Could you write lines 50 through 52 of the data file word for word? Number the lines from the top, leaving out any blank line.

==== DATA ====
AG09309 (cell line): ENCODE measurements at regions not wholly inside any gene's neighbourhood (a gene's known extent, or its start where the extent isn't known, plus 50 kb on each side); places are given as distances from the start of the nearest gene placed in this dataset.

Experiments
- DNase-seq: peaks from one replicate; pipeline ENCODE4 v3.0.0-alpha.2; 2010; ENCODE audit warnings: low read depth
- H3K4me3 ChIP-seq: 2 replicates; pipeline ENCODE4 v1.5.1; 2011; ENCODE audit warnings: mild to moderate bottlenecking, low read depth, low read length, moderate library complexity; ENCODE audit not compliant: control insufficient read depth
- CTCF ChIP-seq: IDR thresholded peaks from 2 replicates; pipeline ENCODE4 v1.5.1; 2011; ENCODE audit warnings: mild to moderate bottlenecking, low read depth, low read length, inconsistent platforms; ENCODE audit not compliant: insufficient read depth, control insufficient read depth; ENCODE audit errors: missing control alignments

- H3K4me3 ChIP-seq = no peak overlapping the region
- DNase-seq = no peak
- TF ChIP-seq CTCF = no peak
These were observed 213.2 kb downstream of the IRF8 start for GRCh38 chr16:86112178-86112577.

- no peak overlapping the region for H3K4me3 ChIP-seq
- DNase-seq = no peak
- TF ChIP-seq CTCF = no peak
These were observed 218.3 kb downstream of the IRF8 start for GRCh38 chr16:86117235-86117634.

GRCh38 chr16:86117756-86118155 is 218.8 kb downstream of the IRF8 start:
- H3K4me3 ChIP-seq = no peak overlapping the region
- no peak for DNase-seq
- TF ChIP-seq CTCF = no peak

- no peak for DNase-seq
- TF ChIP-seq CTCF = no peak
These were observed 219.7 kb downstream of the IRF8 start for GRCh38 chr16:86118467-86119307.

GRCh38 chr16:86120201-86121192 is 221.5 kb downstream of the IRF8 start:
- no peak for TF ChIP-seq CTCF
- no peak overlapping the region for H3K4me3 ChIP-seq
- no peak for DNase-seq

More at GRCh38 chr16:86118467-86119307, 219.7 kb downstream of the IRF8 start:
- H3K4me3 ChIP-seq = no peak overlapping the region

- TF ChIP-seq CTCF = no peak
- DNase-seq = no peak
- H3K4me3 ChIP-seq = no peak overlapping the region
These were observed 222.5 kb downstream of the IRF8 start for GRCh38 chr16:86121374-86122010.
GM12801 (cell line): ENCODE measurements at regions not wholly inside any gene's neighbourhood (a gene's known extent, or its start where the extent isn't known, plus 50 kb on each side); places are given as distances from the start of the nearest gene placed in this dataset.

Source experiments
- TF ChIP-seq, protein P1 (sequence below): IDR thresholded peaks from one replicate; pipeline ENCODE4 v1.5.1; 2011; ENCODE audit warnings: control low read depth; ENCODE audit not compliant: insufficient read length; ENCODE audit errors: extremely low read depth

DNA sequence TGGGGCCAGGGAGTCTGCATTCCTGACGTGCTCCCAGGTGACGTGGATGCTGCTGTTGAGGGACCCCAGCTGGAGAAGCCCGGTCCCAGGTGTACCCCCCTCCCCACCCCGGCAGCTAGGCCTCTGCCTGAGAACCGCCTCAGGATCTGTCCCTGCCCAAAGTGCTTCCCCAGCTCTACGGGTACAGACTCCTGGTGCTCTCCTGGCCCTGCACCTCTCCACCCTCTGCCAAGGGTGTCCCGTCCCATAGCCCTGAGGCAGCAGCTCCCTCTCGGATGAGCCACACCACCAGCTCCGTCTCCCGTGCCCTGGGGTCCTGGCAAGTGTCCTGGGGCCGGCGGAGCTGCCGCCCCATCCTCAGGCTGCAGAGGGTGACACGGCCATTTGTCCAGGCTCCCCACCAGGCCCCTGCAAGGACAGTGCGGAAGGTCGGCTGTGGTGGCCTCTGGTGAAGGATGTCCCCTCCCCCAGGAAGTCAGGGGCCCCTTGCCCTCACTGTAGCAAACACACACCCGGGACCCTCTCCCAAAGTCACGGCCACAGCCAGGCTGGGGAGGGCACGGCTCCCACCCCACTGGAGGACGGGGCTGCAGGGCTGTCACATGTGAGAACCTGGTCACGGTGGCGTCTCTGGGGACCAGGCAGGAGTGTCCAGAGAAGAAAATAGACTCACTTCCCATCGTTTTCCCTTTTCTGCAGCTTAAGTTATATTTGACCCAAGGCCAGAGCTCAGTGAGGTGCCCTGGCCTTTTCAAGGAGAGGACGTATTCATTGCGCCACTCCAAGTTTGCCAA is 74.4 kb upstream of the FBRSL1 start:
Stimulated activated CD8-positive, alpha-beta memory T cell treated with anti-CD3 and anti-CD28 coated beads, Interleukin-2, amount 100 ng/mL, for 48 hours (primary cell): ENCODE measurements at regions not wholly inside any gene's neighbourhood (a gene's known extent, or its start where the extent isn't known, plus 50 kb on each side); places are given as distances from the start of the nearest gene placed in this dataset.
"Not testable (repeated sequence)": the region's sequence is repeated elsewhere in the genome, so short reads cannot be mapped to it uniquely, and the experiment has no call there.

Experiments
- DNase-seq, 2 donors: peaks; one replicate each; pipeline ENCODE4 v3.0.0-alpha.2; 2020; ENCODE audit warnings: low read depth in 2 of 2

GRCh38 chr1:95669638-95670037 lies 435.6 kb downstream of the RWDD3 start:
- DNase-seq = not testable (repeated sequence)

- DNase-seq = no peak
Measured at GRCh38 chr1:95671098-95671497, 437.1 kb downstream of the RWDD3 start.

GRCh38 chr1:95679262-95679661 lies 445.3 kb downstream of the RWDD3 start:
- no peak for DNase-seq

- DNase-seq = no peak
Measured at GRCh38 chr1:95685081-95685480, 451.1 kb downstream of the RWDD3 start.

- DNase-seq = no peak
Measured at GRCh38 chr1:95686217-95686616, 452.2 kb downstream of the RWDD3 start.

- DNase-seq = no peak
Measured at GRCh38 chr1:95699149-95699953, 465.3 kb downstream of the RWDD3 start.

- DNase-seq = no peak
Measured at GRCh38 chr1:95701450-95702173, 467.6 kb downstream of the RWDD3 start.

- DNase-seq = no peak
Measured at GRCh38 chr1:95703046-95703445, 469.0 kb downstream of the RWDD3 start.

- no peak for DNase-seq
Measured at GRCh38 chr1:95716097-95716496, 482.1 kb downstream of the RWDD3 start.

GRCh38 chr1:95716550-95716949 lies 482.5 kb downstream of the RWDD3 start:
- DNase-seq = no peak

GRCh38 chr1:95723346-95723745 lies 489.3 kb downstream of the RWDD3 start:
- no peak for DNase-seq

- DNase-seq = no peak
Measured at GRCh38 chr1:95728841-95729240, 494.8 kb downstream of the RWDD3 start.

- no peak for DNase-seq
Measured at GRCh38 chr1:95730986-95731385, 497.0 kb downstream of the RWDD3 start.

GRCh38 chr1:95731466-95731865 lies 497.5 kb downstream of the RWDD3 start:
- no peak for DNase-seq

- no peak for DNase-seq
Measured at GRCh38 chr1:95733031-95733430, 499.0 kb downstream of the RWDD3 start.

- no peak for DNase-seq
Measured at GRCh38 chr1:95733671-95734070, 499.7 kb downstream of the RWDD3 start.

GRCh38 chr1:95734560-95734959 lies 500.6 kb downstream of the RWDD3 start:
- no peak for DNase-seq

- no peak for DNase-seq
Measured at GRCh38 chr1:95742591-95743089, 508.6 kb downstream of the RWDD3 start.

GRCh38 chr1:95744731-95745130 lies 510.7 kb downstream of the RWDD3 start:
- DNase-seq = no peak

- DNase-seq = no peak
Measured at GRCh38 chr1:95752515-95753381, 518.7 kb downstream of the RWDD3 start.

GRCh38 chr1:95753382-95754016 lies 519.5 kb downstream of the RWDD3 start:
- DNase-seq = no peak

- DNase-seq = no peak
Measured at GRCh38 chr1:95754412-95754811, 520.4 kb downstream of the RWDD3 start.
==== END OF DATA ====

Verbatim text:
Measured at GRCh38 chr1:95699149-95699953, 465.3 kb downstream of the RWDD3 start.

- DNase-seq = no peak
Measured at GRCh38 chr1:95701450-95702173, 467.6 kb downstream of the RWDD3 start.